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Humana will buy stake in Kindred’s home care business

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A U.S. federal judge determined head-to-head competition between Aetna and Humana that would be eliminated if the deal were finalized.
USA TODAY NETWORK

LOUISVILLE — Humana announced Tuesday it will acquire a 40% minority stake in Kindred Healthcare’s home care business for about $800 million in a joint venture with two private equity firms.

The two firms — TPG Capital and Welsh, Carson, Anderson Stowe  — along with Humana are jointly creating a consortium to purchase all of the outstanding securities of Louisville-based Kindred Healthcare for $9 per share in cash, or $4.1 billion.

The goal is for Humana, the Louisville-based health insurance company, to acquire full ownership of Kindred’s home care business in three to five years at a price to be determined later.

“The acquisition of a minority interest in Kindred at Home, the largest home health company in the country with significant overlap with Humana membership, brings to us an experienced, well-respected home health provider with robust access to extensive clinical capabilities that will allow us to accelerate our strategy to more deeply integrate with our members’ lifestyles,” Bruce Broussard, Humana’s president and chief executive, said in a statement released Tuesday morning.

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“We are excited about the opportunity this acquisition provides to advance our vision for integrated care delivery. … We believe that care in the home is a vital element of improving the health of seniors living with chronic conditions,” he said.

The transaction will provide Humana (HUM) with extensive geographic coverage, with roughly 65% overlap with its individual Medicare Advantage members. It also will provide more data and analytics to improve care for seniors, the company said.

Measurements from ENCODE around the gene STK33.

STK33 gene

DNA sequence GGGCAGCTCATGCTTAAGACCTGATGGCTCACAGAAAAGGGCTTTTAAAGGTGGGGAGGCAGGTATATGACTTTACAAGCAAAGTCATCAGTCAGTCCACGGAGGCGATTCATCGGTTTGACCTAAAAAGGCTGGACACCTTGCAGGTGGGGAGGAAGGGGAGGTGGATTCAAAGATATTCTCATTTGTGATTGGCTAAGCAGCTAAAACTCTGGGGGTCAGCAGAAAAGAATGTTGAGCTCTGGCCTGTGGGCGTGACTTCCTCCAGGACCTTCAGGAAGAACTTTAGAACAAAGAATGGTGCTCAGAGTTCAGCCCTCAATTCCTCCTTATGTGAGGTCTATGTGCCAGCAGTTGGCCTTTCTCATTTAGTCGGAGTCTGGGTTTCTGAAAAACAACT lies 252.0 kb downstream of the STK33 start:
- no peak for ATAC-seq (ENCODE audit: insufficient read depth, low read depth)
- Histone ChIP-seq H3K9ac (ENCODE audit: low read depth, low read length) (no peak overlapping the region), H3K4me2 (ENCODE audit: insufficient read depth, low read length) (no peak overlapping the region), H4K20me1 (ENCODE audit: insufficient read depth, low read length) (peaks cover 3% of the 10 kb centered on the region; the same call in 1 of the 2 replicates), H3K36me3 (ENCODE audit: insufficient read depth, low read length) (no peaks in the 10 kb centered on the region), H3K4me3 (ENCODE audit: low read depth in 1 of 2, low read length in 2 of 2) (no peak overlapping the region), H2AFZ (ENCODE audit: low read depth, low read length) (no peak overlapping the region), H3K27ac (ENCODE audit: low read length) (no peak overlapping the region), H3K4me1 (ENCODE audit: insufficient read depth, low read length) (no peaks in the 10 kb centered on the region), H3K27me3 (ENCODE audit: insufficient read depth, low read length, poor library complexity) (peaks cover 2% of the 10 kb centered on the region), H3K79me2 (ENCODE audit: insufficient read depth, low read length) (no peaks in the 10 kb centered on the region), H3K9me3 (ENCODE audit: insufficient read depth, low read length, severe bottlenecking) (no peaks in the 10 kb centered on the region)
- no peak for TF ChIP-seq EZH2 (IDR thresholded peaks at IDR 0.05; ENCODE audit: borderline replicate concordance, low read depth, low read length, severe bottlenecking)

“The combination of Humana At Home’s pursuit of improving care for seniors living with chronic conditions, in concert with Kindred At Home’s care delivery, will allow these important capabilities to create more effective care in a compassionate way for our members,” said William Fleming, Humana’s healthcare services president.

He said the deal holds the potential to cut medical costs and improve wellness. “We believe this work will lead to reduced hospitalizations, reduced emergency room visits, and allow physicians and clinicians to extend their care all the way to the patient’s home,” Fleming said in the release.

David Causby, now executive vice president and president of Kindred at Home, will serve as CEO of Kindred at Home. 

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The transactions are expected to close this summer if state and federal regulators sign off. Humana expects to pay company cash for the purchase and executives don’t expect it to impact earnings in 2017 or change the outlook for 2018. The acquisition could reduce earnings for 2019 and beyond, the statement said.

The deal doesn’t surprise health care analysts who have followed Kindred (KND) closely. The company has been strapped with debt and by most accounts, tied too closely to declining reimbursements paid under the federal Medicare program. 

When the company sold nearly 90 skilled nursing centers last summer, analysts speculated that the $910 million transaction had opened questions about whether breaking up and selling other parts of Kindred’s sprawling business, which includes rehab centers, hospitals and other in-home services, was on the horizon.

Humana, meanwhile, was seen as a potential buyer for the in-home division after executives repeatedly said that their focus is on improving care for chronically ill older Americans. 

Earlier this year, Aetna — which is now being purchased by CVS — and Humana scrapped a potential merger after a federal judge ruled it would likely lessen competition.

Contributing: Edward C. Baig, USA TODAY. Follow Grace Schneider on Twitter: @gesinfk

Article source: https://www.usatoday.com/story/money/nation-now/2017/12/19/humana-kindred/964621001/

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